And to help us all out with titling our current WIP, we have Elizabeth Bear:
I actually saw this post several days ago or maybe a couple weeks ago and thought it was funny . . . and actually potentially useful, maybe . . . so I’m glad I remembered it.
The ADJECTIVE NOUN title comes in two subforms, of course: ADJECTIVE NOUN proper and the slightly more common ARTICLE ADJECTIVE NOUN. This gets interesting, because I feel through entirely subjective anecdata that ADJECTIVE NOUN (occasionally ADJECTIVENOUN) usually indicates a genre book (Lady Knight, Conjure Wife, …) whereas DEFINITE ARTICLE ADJECTIVE NOUN (The Broken Kingdoms. The Forever War, … The Orphan Queen) could go either way, and INDEFINITE ARTICLE ADJECTIVE NOUN says literary novel to me. In fact, the only genre examples I can think of off the top of my head is A Swiftly Tilting Planet, and that one throws in an adverb for good measure. …
This is one of the true classics of genre titling, by the way. In a statistic I just made up on the spot, I would estimate that 78.3% of genre books have some subvariant of the ADJECTIVE NOUN construction. (You can also jazz it up by going NOUN ADJECTIVE, too (Man Plus. Girl, Interrupted. I think Boneshaker probably goes under NOUN, but whatever. You get the idea.).
Titles are, in fact, hard. They really are. Often, we all just shrug and go with, as in the the examples above, the ARTICLE ADJECTIVE NOUN title, as in The Floating Islands, say, and then depend on the cover to be evocative enough to give the title a boost. Anyway, ARTICLE ADJECTIVE NOUN may be generic in form, but is at least a touch more sophisticated than the MAIN CHARACTER’S NAME titles, which always suggest to me that the author (and publisher) just gave up trying.
But you may not know how painful titles can be. I and my editor (and I gather a good many people got roped in at her end) went back and forth for ages before settling on The Keeper of the Mist for my next Knopf title. The title does make perfect sense given the story, but again I do think we are letting the evocative cover do some of the heavy lifting.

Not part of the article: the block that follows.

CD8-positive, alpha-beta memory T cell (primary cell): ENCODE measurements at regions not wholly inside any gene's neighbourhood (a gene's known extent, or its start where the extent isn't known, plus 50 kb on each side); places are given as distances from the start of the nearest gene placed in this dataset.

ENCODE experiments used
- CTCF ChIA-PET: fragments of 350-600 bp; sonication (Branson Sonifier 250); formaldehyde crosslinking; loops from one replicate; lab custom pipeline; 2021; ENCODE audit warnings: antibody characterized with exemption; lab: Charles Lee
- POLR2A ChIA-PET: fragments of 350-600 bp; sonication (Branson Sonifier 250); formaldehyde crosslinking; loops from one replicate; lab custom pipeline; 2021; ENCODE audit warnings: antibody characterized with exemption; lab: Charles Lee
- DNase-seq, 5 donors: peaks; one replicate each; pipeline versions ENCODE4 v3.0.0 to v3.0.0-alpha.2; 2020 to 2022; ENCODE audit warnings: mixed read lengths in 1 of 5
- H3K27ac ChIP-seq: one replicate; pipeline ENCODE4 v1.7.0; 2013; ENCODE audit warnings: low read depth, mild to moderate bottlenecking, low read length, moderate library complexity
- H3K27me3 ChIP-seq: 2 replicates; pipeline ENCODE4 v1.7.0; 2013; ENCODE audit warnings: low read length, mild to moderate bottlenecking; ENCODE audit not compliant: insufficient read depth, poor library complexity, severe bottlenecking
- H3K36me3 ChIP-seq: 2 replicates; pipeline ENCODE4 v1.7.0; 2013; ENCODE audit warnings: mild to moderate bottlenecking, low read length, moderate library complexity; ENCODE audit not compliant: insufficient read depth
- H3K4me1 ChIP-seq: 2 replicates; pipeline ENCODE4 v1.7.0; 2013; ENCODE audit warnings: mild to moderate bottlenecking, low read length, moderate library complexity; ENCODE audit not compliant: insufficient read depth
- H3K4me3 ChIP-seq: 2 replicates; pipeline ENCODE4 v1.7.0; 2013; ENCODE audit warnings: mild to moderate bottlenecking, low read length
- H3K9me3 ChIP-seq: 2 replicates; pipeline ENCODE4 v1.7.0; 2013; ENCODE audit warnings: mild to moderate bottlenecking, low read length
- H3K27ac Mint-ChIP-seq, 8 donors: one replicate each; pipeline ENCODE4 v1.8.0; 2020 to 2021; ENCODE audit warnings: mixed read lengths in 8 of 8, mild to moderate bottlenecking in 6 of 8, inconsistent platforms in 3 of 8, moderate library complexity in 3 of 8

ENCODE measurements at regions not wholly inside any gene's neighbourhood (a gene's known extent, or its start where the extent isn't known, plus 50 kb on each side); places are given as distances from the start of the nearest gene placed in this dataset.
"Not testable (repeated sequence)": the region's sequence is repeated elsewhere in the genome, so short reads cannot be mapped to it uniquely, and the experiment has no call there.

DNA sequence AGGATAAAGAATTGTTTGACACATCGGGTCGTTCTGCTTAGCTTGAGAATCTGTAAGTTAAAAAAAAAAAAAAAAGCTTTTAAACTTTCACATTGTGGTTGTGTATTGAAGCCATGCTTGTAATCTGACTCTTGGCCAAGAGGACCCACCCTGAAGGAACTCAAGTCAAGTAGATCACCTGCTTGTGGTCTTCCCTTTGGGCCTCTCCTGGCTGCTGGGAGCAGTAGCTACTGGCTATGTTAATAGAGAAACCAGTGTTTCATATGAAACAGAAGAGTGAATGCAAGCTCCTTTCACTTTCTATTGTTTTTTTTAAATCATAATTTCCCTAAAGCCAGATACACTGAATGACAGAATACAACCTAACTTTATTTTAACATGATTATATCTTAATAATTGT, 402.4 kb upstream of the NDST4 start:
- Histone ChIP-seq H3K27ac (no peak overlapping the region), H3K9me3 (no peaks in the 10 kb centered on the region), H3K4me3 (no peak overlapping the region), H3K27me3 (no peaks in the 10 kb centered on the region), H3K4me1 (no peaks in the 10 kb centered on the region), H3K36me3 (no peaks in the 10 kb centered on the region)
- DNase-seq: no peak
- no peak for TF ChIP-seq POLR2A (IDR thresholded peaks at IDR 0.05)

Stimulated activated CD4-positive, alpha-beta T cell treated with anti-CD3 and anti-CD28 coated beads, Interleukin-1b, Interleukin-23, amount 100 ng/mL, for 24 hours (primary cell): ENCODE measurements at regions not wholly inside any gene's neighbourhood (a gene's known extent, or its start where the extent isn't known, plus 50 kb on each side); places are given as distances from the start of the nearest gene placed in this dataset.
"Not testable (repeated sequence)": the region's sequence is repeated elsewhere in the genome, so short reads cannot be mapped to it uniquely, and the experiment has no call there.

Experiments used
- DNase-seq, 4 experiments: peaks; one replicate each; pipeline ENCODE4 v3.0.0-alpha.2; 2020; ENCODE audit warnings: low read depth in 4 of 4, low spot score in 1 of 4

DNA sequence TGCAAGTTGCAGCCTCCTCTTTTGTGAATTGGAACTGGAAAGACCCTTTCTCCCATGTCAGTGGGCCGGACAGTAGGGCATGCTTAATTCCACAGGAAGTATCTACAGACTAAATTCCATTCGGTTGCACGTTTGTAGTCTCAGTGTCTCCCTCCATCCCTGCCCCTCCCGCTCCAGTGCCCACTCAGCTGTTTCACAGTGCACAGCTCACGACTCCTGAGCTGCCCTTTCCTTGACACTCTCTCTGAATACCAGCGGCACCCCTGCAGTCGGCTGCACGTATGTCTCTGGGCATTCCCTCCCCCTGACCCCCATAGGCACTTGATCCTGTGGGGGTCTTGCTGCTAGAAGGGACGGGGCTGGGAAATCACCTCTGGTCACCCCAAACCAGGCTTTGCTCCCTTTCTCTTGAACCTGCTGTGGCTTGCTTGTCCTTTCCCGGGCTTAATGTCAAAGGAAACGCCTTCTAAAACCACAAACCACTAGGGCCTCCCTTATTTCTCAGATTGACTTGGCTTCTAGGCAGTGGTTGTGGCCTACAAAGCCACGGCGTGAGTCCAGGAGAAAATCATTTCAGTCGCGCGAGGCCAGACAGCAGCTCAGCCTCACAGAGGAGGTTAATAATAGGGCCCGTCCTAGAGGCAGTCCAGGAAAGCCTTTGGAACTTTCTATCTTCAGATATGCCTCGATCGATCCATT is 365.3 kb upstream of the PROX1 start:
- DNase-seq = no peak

Though “mist” is an intrinsically evocative word, I think, so the title does have that going for it. If you click through to Elizabeth Bear’s post, you may enjoy reading through . . . or skimming . . . the looooong list of words provided: Now that you have the constructions, you need some words to plug in. Feel free to use as many as you like. And convert them into adjectives or adverbs as needed…. for example, Blood to Bloody. These are all great well-recognized Fantasy Nouns, and using them on a book cover will make sure that readers know what they’re getting!
By some mysterious error, such as failing to include the entire English language, “mist” does not seem to be on The List. Despite this, I think we can all agree that “mist” is totally a fantasy indicator in the title, yes? Mists of Avalon, Mistborn, Soldier of the Mist, The Garden of Evening Mists (by the Malaysian author Tan Twan Eng), reviewed here by Fantasy Book Critic; I haven’t read it, but hello, evocative title.
Anyway, Bear’s post is fun to read and it’s not entirely impossible that it might also turn out to be helpful in building a real title for a real book.
Incidentally, I did find this less tongue-in-cheek post about titles, by the agent Rachelle Gardner, moderately useful, though the process she suggests is a good bit of trouble and not necessarily worth it if you can just use some boring working title and hope for your editor to be inspired.
My favorite working title for one of my books, btw, is The Mountain of Kept Memory. I still can’t guarantee that this will be the final title, though Navah has not yet declared that she hates it or that Saga’s marketing people hate it, so hopefully that’s a good sign. I would consider all the rest of my titles to be, well, fairly generic fantasy titles.
Anyway, if you’ve got a minute to click through, Bear’s post is fun to read.